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reports show that beijing's long arm of the law did not law a much longer than cheers with the process cheney is right and let chinese laws speak on dutch soil and that is extremely undesirable form of interference. another mp conservative party said evidence china's repression is infiltrating the netherlands. i went down to one of the addresses in rotterdam, i spoke to 28—year—old woman living there who said it was her at home and any allegations that the address was being used by the address was being used by the chinese state orchestrated police operations in the netherlands or nonsense. the chinese foreign ministry said that reports were untrue and the dutch government has vowed to investigate before deciding upon inappropriate course of action. as mentioned china's
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foreign ministry mentioned that claim that the secret police stations is simply untrue and that overseas centres were needed during the pandemic so chinese nationals abroad could carry out tasks like renewing their driver's licenses. you're watching newsday. the saying when there is a will there's a way. we speak to the man who finished running across australia after picking it up just two years ago. indira gandhi, ruler of the world's largest democracy, died today. 0nly yesterday, she had spoken of dying in the service of her country and said, i would be proud of it, every drop of my blood will contribute to the growth of this nation. after 46 years of unhappiness, these two countries have concluded a chapter of history. no more suspicion, no more fear, no more uncertainty.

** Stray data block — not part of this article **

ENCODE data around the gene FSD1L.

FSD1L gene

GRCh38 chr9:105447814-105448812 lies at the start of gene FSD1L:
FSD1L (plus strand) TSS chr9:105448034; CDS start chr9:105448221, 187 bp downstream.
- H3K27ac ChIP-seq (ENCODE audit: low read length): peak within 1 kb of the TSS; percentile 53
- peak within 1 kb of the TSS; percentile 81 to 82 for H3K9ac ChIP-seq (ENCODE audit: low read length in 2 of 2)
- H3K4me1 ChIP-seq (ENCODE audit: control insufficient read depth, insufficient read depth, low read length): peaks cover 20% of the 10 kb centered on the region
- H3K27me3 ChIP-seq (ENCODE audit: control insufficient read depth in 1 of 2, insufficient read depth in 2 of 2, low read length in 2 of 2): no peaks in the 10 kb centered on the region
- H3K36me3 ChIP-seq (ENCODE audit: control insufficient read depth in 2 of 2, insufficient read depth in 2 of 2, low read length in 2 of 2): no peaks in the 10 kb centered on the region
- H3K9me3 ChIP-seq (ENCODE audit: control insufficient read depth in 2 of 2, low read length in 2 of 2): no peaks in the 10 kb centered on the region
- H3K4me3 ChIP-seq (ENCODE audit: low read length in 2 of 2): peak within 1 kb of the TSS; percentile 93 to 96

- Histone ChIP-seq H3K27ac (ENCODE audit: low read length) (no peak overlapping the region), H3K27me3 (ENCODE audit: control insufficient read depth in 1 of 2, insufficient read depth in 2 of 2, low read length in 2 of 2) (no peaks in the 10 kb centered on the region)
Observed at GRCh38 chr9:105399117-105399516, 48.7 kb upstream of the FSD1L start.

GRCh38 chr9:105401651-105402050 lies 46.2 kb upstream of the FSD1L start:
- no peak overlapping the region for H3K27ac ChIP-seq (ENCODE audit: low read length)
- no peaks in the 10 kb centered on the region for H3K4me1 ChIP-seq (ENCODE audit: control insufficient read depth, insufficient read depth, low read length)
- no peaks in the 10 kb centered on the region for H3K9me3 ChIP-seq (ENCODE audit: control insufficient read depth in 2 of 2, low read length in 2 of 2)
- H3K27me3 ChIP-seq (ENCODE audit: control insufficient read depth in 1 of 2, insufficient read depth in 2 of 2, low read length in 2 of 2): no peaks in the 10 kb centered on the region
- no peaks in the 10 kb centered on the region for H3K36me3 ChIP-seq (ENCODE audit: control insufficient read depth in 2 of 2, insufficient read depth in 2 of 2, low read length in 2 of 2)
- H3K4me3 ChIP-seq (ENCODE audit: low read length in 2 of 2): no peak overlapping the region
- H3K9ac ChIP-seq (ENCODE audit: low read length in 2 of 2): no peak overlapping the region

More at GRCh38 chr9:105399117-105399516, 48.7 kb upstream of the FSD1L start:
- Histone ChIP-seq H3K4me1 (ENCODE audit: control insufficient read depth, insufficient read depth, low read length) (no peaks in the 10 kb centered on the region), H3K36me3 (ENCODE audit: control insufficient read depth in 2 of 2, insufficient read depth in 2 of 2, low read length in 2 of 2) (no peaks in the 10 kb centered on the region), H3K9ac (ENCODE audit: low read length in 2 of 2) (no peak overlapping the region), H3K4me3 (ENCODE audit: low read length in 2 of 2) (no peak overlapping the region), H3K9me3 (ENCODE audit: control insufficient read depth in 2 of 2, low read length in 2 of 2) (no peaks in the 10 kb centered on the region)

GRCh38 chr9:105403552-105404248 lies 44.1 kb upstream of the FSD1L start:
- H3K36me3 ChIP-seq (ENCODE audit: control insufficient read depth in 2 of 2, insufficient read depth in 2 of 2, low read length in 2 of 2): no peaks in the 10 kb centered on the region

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of what each day might bring. booster ignition, and lift—off of discovery with the crew of six astronaut heroes and one american legend. well, enjoying the show is right, this is beautiful. a milestone in human history. born today, this girl in india is the seven billionth person on the planet. welcome back. this is newsday on the bbc. i'm mariko 0i in singapore, our headlines. a rating security forces opened fire on protesters or two days after the death of a woman
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accused of wearing a job incorrectly. the un secretary general issues a stark warning that we are approaching the point of no return if the world wa nts to wants to tackle climate change. as russia suffers military backlash in. it has been testing out its strategic nuclear weapons for the ballistic missiles were launched from the ground at submarines and from the air. president putin was watching the exercisers from the kremlin. as the missiles went up, the message went out. this was only a simulation, a test. russia wants the world to remember that it has the biggest stockpile of nuclear weapons. vladimir putin watched and he was briefed. as russia's forces as far from the northwest to the east of the country